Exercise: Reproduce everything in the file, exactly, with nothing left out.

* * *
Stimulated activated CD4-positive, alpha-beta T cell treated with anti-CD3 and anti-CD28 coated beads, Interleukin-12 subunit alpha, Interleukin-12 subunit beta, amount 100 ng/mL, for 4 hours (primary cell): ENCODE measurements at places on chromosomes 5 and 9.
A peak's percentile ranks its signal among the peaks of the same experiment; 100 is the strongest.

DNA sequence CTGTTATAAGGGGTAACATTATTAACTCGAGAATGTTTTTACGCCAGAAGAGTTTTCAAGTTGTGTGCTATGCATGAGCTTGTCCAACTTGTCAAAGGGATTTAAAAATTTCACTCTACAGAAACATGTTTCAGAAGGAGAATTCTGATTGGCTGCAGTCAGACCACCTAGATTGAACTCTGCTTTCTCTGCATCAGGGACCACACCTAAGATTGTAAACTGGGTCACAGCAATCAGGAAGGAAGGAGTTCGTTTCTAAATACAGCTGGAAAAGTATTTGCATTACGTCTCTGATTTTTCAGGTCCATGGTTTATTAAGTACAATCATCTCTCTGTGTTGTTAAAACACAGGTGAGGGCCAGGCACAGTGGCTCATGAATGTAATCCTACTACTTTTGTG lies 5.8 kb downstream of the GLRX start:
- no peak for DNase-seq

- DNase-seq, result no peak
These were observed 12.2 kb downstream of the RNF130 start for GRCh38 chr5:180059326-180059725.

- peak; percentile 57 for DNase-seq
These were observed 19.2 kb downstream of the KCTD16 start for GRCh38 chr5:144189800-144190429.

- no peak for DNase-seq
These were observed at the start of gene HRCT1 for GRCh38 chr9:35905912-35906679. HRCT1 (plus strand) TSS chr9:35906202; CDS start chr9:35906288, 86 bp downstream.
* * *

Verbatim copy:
Stimulated activated CD4-positive, alpha-beta T cell treated with anti-CD3 and anti-CD28 coated beads, Interleukin-12 subunit alpha, Interleukin-12 subunit beta, amount 100 ng/mL, for 4 hours (primary cell): ENCODE measurements at places on chromosomes 5 and 9.
A peak's percentile ranks its signal among the peaks of the same experiment; 100 is the strongest.

DNA sequence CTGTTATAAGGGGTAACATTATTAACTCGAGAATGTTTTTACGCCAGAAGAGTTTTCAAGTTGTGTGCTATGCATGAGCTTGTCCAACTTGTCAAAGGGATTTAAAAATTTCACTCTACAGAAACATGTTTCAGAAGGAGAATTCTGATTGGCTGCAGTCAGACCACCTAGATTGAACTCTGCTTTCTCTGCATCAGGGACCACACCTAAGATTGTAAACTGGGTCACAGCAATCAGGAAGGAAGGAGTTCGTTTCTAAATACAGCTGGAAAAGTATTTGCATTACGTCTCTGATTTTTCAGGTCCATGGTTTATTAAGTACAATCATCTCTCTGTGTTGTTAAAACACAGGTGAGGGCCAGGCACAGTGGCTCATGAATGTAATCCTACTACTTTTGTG lies 5.8 kb downstream of the GLRX start:
- no peak for DNase-seq

- DNase-seq, result no peak
These were observed 12.2 kb downstream of the RNF130 start for GRCh38 chr5:180059326-180059725.

- peak; percentile 57 for DNase-seq
These were observed 19.2 kb downstream of the KCTD16 start for GRCh38 chr5:144189800-144190429.

- no peak for DNase-seq
These were observed at the start of gene HRCT1 for GRCh38 chr9:35905912-35906679. HRCT1 (plus strand) TSS chr9:35906202; CDS start chr9:35906288, 86 bp downstream.